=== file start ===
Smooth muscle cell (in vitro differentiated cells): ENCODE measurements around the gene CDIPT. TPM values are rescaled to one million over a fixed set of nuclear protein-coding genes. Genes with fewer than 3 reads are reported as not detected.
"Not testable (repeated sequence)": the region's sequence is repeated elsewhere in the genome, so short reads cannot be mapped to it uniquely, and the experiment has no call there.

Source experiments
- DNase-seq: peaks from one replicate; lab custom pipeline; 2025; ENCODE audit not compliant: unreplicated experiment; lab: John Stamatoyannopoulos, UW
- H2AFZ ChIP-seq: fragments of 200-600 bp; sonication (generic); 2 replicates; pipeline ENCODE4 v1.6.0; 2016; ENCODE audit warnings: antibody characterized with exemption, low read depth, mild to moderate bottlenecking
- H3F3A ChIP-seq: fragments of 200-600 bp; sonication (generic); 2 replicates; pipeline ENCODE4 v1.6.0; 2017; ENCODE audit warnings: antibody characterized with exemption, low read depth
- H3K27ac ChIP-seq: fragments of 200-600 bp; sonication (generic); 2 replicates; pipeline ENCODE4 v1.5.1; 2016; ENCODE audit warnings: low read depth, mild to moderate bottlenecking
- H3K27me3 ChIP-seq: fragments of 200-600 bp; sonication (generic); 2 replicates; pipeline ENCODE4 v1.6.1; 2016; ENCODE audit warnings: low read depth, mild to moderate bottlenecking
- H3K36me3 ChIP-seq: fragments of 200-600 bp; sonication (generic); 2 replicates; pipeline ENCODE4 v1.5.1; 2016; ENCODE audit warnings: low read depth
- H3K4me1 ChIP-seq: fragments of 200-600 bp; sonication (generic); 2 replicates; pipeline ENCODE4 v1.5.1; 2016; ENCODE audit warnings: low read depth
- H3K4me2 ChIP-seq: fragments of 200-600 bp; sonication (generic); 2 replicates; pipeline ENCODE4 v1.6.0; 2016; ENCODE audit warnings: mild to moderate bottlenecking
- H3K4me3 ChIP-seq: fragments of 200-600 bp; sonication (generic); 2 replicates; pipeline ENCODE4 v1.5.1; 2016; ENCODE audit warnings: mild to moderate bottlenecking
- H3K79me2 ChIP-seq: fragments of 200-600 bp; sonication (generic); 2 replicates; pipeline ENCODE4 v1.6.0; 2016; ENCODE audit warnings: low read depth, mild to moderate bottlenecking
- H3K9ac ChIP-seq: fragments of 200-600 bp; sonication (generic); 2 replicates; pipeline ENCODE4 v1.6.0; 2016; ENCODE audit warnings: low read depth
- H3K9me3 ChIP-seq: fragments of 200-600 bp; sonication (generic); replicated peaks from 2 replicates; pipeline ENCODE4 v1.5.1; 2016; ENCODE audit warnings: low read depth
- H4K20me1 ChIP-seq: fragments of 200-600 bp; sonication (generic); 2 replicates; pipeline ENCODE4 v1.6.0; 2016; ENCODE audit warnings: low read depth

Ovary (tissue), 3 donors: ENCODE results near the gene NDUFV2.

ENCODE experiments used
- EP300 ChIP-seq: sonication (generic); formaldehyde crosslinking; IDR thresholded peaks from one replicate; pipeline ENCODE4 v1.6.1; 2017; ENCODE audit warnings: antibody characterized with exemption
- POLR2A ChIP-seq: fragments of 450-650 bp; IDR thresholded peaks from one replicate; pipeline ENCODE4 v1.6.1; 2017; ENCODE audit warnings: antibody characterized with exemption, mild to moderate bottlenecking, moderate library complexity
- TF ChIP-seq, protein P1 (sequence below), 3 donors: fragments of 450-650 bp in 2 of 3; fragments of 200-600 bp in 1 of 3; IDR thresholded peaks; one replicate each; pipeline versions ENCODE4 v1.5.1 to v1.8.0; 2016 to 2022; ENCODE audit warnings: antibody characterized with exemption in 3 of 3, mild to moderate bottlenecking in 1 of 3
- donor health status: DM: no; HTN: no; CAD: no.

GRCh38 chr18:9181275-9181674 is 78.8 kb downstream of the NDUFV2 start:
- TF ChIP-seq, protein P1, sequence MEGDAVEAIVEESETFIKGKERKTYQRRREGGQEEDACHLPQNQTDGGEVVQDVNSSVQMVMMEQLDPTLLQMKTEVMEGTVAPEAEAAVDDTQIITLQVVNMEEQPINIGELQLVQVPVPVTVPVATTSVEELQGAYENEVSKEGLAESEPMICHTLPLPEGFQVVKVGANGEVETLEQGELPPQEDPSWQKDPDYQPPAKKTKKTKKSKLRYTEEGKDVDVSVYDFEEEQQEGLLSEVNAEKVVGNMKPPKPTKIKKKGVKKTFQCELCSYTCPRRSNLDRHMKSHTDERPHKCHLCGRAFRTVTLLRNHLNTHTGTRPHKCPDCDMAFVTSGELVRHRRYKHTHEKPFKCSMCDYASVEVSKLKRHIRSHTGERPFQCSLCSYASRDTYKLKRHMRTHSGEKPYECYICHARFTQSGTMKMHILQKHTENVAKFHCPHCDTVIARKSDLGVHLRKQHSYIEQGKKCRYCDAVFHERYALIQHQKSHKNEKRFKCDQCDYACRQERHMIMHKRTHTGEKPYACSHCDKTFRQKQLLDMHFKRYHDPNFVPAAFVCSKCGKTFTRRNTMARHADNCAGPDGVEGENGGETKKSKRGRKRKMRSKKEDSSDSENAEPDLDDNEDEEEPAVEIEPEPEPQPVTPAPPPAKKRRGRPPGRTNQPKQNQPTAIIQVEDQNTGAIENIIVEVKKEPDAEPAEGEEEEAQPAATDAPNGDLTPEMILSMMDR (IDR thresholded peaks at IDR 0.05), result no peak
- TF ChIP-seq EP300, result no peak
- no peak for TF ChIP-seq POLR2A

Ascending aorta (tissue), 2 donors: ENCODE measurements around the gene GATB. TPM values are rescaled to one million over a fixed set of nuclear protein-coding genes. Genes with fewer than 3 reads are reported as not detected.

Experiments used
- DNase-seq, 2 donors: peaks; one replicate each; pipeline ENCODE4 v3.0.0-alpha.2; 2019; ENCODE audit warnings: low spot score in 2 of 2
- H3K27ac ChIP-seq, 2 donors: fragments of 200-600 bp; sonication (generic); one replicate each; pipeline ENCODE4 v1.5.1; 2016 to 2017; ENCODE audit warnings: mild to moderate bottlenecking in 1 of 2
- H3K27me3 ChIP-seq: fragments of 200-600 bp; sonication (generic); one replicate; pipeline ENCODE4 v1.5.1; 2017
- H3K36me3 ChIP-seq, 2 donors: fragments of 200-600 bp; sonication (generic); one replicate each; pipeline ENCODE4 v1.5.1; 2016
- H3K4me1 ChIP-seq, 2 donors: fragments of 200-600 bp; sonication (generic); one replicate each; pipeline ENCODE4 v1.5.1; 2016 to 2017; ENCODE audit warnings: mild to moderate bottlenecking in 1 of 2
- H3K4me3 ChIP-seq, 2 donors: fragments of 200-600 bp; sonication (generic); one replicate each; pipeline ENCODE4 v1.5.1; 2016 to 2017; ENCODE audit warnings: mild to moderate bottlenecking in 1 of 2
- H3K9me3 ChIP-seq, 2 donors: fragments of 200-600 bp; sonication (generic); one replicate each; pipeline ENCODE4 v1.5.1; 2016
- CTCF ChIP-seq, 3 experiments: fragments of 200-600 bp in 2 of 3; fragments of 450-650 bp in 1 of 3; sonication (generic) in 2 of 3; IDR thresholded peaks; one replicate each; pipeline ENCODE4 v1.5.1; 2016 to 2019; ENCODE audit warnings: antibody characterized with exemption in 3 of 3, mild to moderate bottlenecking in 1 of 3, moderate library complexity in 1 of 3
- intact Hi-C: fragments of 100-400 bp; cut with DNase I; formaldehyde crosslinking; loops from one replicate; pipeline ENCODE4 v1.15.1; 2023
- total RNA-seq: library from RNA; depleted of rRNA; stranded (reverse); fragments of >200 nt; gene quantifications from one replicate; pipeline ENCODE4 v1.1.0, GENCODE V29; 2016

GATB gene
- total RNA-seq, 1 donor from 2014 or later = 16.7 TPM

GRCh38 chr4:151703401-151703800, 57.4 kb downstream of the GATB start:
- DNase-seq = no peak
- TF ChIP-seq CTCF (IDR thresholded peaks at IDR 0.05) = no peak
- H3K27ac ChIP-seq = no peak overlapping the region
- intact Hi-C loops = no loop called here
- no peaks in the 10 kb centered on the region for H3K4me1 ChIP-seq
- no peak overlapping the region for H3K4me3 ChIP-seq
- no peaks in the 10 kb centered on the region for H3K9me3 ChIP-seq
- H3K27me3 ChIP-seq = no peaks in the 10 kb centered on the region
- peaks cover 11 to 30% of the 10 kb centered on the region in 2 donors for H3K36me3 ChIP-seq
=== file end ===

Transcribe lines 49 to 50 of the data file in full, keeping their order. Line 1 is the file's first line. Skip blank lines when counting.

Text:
- H3K27me3 ChIP-seq = no peaks in the 10 kb centered on the region
- peaks cover 11 to 30% of the 10 kb centered on the region in 2 donors for H3K36me3 ChIP-seq